It has been snowing for 3 days straight in the city of Takayama. According to the Internet, we've received about 85 cm since this time yesterday. And by this time yesterday, teachers were convinced that amount had already fallen. It certainly doesn't seem like we've accumulated nearly 5 feet of snow, but I guess it's possible.
Takayama City actually canceled school today, which is almost unheard of. For most teachers in Takayama, they can't remember a time of school ever being canceled due to snow. (Though, they seem to cancel school pretty often for typhoons.) Yesterday, school was let out early, too.
But! While school is canceled, that doesn't mean it's a day off for the teachers. We still must come to school because it's our job. This morning I cleared more than a foot of snow off of my car, and had to shovel a path in front of my car in order to make it onto the road. One of my neighbors had his car stuck and blocking traffic, too, so I helped push his car out of the ditch. But I made it to school on time. No problem.
At school, all of us teachers went outside, shoveled snow, and knocked snow off of the trees. There was definitely more than 3 feet of snow piled up on the school grounds, so maybe we have accumulated 5 feet overall. After that, we dispersed throughout the neighborhood to check for any "dangers".
Today, I'm at Minami Elementary School, which is located near the center of town near the train station. Because this school is so centrally located, there are no buses. All students walk to school, so when we check for "dangers", we're basically verifying that the routes students take to get to school are safe for the students to travel. I guess I'm not sure what we were actually looking for. Sinkholes? Or downed power lines? The routes I (and another teacher) checked were clear of those dangers. Though, the snow was piled up so much that anyone walking was basically forced into the streets. I figured that was pretty dangerous.
But whatever... Students weren't coming to school today anyhow. As I walked around, I took several photos.
We basically just cover the north-western blocks from the school to the supermarket to the river and back. Plenty of residents were outside shoveling snow, and clearing their cars and driveways. We didn't see any kids, though, which was weird. You'd think they'd be running around playing in the snow. Though, I suppose the streets were pretty dangerous with oncoming traffic.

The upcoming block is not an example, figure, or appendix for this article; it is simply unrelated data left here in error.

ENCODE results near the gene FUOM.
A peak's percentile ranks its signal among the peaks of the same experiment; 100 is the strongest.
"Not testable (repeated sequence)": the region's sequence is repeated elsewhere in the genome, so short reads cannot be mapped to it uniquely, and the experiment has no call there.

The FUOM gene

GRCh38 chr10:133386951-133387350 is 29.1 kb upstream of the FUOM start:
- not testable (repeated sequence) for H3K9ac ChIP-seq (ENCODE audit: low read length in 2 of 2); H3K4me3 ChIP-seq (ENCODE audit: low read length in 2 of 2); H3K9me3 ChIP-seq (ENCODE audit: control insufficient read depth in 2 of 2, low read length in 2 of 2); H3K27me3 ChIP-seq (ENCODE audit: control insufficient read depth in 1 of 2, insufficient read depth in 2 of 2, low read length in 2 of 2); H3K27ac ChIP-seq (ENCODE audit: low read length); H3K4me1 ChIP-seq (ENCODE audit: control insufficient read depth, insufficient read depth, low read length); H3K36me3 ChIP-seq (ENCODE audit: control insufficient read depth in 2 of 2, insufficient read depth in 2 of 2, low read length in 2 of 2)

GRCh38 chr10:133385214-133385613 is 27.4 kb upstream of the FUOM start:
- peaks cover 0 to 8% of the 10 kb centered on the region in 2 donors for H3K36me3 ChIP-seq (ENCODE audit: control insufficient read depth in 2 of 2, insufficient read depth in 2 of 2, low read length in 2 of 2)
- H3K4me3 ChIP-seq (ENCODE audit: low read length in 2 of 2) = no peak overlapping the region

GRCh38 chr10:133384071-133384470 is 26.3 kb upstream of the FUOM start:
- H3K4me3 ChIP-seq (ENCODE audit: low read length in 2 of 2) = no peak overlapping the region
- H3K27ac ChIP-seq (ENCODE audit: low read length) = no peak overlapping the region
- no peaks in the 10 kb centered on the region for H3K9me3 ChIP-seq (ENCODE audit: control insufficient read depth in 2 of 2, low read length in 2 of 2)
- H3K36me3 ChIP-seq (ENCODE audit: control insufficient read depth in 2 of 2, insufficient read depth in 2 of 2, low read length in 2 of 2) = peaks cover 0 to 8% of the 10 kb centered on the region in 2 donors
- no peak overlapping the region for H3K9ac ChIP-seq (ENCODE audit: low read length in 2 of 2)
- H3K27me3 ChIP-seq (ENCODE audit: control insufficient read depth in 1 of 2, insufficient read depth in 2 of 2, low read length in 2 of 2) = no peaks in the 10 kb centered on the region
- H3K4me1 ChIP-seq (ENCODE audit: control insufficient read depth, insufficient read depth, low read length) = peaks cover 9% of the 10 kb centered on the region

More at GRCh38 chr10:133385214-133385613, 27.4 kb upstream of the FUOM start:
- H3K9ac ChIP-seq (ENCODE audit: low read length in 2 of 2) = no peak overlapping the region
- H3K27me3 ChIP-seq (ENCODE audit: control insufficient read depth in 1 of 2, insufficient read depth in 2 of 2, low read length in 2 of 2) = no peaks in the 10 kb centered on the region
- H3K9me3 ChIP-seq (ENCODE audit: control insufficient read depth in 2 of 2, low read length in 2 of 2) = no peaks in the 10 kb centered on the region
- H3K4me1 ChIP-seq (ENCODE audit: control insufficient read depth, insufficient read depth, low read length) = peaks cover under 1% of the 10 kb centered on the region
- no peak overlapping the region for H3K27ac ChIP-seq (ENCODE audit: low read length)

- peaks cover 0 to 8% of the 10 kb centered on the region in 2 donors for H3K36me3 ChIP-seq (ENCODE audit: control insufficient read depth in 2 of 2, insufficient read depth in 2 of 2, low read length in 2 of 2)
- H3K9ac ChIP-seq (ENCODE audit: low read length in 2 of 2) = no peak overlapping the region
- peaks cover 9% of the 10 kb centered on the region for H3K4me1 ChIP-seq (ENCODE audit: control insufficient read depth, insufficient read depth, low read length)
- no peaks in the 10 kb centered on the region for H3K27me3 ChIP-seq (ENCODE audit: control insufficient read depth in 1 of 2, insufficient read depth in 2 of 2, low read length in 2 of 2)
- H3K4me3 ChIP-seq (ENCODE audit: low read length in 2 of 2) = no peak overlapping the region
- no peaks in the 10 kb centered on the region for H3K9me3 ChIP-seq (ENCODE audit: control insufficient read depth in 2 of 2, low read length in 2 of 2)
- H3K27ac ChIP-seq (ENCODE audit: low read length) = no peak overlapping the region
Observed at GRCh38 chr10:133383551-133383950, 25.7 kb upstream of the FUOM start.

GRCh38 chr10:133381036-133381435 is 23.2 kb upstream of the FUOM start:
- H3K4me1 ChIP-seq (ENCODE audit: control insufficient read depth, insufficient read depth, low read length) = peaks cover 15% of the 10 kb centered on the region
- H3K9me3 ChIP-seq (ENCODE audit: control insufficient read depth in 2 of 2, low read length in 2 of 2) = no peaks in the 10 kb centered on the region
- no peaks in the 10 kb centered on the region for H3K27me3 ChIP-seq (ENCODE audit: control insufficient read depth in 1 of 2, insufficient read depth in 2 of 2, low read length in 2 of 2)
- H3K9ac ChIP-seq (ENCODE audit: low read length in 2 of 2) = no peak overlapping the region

There is one big difference between shoveling snow in the Midwest and in Japan. In the Midwest, you typically shovel snow from your driveway into your yard. However, in Japan, there are no yards. At least, not in the city area. Thankfully, I live near a river. So, when it snows enough to be shoveled, my whole neighborhood just shovels all the snow into the river.
During our neighborhood safety check, plenty of citizens were doing the same.
If you live near a river, you basically fill up one of those sleds with snow, drag it to the river, and chuck in it. And repeat until complete. Sometimes, residents will fill up a pickup truck with snow, and then drive to the river and dump it.
Another method for the more landlocked neighborhoods of Takayama is using the gutters on the sides of the roads. There is enough water running in Takayama, that it never freezes. Some neighborhoods open up the gutters running on the sides of the streets, and shove the snow inside. The running water melts the snow, and carries it away. These neighborhoods are usually tightly packed, so they don't really have a lot of snow to shovel anyway. It's usually just the strip of sidewalk in front of their house.
One other method by the lazy residents of town is shoveling the snow into the street. In a typical winter Takayama day, it snows throughout the night, and warms up a bit during the day. The warmth during the day usually melts whatever snow collected on the roads overnight. So by pushing the snow in the streets, cars will run over it, and the daily warmth will melt and get rid of it. It's still lazy, though.
Anyway... maybe the snow was stop tonight some time, and we'll actually have class tomorrow. Or maybe not.